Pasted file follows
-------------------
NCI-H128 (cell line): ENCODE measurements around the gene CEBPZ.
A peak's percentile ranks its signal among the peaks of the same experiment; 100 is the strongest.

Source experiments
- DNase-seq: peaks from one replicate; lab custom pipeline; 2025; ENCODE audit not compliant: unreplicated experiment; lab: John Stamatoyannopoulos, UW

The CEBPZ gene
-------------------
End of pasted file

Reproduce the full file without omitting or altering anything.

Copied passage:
NCI-H128 (cell line): ENCODE measurements around the gene CEBPZ.
A peak's percentile ranks its signal among the peaks of the same experiment; 100 is the strongest.

Source experiments
- DNase-seq: peaks from one replicate; lab custom pipeline; 2025; ENCODE audit not compliant: unreplicated experiment; lab: John Stamatoyannopoulos, UW

The CEBPZ gene